Wolfe says that many clients are not necessarily looking to clear a big profit every month. Rather, they simply want to let the rent payments cover the note and thus hold onto the property. This way, they can borrow for future investments based on the equity built up in what they already own. She recalls one client who eight years ago bought a four-plex and used that money to buy first a double and then a single. Now, he holds them all as rental properties. "He's got a great income coming in, and with relatively little investment and no work," Wolfe says.

Wolfe says that many areas of metro New Orleans are hot right now, from Arabi to Uptown. She advises that potential investors "cannot be informed enough." There are many strategies to employ, whether you're looking for large rates of return right now with a rental income that far surpasses your note, or holding onto a property that yields a minimal return each month with the goal of owning it 10, 20 or 30 years from now when the value will assuredly be much higher.

Maria Conceicao, a Realtor in Latter & Blum's Lakefront office, acknowledges that prices have risen dramatically in the last few years across metro New Orleans. Still, she says, she sees a great deal of investment opportunities. "I've worked with people that have gone away from the stock market, buying a house that's undervalued, or needs a little bit of work, and turned it around for a nice profit," she says.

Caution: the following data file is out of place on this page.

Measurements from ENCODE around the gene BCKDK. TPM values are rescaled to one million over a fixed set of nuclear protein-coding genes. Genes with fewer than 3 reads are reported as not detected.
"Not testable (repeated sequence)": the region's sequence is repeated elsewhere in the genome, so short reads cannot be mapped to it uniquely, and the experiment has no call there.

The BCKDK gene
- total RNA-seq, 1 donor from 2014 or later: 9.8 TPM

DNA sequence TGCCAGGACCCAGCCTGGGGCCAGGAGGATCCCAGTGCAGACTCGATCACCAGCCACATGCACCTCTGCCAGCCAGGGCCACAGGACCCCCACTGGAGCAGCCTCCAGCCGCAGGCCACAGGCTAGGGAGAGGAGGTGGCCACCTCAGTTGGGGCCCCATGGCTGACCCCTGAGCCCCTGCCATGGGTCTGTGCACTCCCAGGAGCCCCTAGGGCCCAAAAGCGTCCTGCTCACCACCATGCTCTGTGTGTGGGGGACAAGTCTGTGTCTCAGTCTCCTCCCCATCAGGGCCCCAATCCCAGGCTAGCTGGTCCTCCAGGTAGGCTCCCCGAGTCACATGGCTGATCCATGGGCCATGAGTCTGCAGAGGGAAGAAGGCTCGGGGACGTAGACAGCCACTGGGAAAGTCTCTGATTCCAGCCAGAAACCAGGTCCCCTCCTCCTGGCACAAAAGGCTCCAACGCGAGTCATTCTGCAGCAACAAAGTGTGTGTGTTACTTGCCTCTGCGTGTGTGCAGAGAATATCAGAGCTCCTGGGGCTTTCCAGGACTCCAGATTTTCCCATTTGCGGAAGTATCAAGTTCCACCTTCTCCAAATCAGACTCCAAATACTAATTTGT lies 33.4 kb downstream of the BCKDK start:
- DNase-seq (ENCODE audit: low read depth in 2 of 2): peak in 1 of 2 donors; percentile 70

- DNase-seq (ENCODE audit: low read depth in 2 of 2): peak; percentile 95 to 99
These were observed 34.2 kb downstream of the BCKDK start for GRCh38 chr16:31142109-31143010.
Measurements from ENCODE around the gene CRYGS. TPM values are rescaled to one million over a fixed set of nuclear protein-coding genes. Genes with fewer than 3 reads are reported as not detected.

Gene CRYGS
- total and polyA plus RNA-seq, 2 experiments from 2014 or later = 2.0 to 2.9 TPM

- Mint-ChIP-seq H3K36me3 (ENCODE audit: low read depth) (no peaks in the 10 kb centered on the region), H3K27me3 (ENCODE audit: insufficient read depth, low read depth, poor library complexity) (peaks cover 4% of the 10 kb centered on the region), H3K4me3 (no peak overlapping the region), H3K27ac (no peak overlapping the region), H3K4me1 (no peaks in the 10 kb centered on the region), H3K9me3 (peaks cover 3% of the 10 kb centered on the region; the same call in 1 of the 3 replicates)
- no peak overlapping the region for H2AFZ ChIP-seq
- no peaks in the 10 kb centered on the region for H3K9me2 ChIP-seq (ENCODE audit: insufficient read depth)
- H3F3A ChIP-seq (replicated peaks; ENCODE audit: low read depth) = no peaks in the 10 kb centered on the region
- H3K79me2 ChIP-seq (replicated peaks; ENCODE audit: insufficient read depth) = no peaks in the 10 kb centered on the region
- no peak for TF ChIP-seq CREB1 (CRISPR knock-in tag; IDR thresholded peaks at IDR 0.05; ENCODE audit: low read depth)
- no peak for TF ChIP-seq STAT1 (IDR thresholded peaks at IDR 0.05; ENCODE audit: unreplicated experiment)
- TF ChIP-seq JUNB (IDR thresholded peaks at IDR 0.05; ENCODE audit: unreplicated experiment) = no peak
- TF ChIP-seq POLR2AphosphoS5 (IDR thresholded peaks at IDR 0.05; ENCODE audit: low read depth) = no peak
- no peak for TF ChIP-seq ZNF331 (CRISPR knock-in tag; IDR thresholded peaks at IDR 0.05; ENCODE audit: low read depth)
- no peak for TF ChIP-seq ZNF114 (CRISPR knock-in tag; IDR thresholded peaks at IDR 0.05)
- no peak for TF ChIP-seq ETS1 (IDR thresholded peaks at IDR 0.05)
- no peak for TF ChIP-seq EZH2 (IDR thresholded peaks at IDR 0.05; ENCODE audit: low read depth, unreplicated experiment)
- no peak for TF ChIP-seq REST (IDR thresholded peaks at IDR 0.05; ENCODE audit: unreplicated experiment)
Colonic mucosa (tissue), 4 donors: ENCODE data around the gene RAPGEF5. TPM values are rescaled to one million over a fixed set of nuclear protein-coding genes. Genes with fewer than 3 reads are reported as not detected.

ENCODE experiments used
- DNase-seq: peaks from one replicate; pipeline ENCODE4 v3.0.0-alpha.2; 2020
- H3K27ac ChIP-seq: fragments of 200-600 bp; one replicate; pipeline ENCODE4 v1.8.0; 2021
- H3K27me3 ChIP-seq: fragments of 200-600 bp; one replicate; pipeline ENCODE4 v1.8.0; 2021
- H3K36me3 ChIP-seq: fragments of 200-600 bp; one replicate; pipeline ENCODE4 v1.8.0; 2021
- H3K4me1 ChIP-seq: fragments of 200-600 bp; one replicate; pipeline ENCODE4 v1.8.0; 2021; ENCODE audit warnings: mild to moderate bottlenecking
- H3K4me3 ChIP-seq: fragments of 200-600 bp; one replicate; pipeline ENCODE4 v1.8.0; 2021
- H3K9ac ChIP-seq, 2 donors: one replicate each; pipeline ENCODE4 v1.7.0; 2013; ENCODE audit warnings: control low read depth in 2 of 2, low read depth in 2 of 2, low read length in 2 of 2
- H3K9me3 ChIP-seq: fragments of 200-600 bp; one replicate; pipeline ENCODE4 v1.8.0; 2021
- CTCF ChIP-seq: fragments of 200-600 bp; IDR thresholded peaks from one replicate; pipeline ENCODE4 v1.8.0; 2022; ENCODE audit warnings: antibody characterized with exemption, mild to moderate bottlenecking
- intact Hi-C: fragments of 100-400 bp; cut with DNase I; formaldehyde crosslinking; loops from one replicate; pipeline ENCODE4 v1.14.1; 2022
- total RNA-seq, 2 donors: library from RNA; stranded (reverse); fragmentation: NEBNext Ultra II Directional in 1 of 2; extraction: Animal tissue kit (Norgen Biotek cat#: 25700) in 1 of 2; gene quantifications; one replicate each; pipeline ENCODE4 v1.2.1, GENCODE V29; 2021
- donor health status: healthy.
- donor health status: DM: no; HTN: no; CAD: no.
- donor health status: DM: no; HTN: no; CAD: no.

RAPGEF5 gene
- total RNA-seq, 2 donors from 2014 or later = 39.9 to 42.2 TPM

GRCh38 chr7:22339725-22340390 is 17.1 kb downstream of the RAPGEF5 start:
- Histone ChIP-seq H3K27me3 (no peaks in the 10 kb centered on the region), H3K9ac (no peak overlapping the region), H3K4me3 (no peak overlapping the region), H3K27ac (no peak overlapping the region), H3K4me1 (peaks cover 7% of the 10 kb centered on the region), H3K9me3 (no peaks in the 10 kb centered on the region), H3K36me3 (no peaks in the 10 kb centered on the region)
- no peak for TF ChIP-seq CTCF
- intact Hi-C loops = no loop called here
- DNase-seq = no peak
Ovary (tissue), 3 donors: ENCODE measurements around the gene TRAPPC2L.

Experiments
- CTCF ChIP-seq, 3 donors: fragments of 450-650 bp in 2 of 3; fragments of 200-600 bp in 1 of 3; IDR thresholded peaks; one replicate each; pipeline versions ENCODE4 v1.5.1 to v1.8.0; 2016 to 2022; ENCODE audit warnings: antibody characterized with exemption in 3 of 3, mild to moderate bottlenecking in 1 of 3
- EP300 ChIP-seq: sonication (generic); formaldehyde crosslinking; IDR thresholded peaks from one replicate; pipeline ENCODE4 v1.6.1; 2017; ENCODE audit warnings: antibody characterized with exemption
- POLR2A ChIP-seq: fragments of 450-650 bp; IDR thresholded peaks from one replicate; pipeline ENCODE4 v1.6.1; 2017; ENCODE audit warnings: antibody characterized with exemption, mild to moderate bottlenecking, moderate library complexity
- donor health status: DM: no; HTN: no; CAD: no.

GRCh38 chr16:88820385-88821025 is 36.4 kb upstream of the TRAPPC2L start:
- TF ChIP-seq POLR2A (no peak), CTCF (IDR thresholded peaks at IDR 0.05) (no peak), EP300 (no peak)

Conceicao advises investing in an area that's either currently very hot in the local real estate market, where demand will allow selling prices above value, or up-and-coming areas, where the value will increase significantly in a few years. The Irish Channel was once prime for investment, though she admits most of the deals have been snapped up, as is the case with Lakeview. She says Mid-City, Algiers Point and parts of Gentilly are areas where an investor can still find a deal.

Areas that are up-and-coming -- where Conceicao says the most profit can be made through holding onto a property, renting it out for a few years to cover the note and ultimately selling it for a much higher price -- include historic areas of town such as Treme and Esplanade Ridge.

Conceicao advises putting as little money down as possible. This makes it possible to keep available money on hand for renovations, which she says often run much higher than originally estimated. "You want to have your house ready and on the market at a very good price, because you don't want it to stay on the market very long," Conceicao says. "I've seen investors buy, renovate and re-sell a place in 90 days, and a 120-day turnaround is tops." Conceicao says an investor who has "the resources, the patience" to live in a fixer-upper can enjoy a high return. But it's not necessary. "Either way, you're going to make money," she says.